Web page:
The juice we use now has the lowest carbon emissions ever

We’re using a record amount of electricity here on Earth but while emissions are up, the energy mix is changing significantly. Indeed, wind and solar were up 19% year-on-year from 2021, whereas coal was up just 1.1% and gas use actually plateaued (thanks, Putin). As a result, the juice we use now has the lowest carbon emissions ever — 436 gCO2 per kilowatt-hour. In other words, we are up in volume but a whole lot cleaner per unit. 

The apparently Sisyphean task of meeting new electricity demand with clean generation may actually happen this year or next.

Right now, we are pushing the energy transition boulder to the very top and soon will let it roll on down the other side! If renewables deployment continues at the rates of recent years, clean power growth will exceed electricity demand growth in 2023. This is a big turning point that we should celebrate.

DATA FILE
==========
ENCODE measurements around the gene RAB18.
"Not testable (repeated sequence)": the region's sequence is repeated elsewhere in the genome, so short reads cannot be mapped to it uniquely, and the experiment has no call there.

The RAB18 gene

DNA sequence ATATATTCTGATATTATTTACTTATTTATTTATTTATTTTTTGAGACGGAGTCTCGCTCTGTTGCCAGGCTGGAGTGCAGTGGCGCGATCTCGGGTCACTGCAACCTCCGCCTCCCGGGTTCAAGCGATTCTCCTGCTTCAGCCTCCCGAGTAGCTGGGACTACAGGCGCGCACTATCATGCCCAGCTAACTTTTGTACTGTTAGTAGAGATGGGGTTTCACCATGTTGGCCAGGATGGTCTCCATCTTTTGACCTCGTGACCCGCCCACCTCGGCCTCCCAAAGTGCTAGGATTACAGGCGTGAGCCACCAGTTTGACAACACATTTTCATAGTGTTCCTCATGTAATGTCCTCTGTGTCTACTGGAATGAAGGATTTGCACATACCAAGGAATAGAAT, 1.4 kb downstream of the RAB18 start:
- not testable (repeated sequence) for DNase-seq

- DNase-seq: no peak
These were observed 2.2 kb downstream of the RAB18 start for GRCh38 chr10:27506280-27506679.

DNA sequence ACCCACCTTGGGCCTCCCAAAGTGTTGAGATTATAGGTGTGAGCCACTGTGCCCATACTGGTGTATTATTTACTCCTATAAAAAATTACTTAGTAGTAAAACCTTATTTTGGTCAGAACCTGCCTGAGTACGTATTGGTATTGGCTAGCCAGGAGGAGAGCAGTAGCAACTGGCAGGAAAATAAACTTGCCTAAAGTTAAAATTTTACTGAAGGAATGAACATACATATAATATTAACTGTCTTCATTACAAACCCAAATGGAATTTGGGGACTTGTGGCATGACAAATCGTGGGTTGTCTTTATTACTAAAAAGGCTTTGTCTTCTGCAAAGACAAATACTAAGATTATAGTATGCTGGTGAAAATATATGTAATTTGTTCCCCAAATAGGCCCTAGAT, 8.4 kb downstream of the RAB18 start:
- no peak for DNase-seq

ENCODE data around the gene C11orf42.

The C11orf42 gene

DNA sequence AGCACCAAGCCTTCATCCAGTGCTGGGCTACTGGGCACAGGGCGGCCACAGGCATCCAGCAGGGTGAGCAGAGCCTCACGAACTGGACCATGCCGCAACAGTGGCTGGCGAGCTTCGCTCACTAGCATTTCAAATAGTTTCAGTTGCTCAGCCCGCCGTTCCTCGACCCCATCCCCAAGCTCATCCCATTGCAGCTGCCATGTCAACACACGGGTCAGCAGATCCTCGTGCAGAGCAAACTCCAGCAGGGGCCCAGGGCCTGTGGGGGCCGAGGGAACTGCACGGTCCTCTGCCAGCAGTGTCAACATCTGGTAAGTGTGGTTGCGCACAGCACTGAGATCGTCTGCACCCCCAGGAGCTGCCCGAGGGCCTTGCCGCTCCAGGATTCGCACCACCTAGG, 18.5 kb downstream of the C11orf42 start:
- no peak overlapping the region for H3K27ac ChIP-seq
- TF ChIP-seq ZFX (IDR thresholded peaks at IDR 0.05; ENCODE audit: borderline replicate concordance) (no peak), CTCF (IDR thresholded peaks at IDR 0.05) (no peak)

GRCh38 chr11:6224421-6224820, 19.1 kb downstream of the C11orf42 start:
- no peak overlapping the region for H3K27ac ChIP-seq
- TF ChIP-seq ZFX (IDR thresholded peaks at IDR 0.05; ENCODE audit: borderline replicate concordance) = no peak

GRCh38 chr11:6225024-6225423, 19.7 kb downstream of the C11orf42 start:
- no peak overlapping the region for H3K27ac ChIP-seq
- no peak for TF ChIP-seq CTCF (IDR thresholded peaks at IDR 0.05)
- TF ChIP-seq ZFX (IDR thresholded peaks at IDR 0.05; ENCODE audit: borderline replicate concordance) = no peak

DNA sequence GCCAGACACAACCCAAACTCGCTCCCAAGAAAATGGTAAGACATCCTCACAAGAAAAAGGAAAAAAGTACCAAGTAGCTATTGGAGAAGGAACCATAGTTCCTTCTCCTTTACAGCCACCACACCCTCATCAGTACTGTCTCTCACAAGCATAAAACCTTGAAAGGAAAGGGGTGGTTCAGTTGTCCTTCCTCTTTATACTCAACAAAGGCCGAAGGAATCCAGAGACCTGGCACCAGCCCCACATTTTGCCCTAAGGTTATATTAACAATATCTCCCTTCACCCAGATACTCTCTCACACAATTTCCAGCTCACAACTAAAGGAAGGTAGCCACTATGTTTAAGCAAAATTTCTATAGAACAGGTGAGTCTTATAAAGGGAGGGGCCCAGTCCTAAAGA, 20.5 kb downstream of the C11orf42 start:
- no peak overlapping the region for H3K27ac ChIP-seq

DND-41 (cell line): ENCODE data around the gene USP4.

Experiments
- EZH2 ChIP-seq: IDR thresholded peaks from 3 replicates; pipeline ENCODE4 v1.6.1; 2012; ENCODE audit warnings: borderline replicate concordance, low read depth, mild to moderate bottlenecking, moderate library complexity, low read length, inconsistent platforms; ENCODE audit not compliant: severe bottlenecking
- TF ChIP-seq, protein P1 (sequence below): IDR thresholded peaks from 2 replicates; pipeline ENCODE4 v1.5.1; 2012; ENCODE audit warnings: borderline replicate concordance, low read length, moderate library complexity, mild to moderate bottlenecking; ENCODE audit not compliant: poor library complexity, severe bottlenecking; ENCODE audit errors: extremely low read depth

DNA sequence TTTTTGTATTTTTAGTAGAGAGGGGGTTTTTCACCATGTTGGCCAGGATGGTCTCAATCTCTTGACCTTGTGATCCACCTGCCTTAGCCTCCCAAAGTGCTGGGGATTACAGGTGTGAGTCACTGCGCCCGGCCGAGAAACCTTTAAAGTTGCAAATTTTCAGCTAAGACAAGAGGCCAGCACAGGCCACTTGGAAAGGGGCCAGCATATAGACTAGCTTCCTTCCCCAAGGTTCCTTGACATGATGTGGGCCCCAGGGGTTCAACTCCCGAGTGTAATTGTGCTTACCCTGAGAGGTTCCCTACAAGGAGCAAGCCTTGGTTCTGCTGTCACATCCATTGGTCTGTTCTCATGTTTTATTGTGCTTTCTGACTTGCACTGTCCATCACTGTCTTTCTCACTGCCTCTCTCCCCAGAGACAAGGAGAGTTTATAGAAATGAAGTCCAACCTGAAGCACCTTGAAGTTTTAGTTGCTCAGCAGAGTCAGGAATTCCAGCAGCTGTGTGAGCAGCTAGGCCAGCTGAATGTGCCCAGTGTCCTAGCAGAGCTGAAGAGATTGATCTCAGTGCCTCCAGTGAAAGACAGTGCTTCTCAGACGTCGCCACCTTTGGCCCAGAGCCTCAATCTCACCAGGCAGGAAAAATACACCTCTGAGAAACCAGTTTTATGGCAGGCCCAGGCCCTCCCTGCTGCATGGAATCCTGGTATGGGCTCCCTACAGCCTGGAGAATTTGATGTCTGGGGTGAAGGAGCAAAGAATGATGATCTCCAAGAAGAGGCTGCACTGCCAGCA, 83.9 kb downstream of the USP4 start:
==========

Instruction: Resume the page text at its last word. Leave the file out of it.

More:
Goodbye gas?

But our work is far from done. And relying on gravity to do the work on the downslope may not be fast enough especially with the countervailing forces from vested interest. You may have noticed me writing that “gas plateaued” in 2022 by which I mean to say it fell so marginally as to make it look flat (-0.2% in 2022).

That is a global view — and in some markets gas generation actually hit highs. So far this century in the U.S. during Republican and Democratic administrations, we’ve been boosting gas exploration and production. This bipartisan boondoggle even had the support of misguided environmentalists thinking gas is a bridge to somewhere. And world number one LNG exporter Australia has seen similar gas increases, largely for export, despite promises at election time to voters demanding climate action.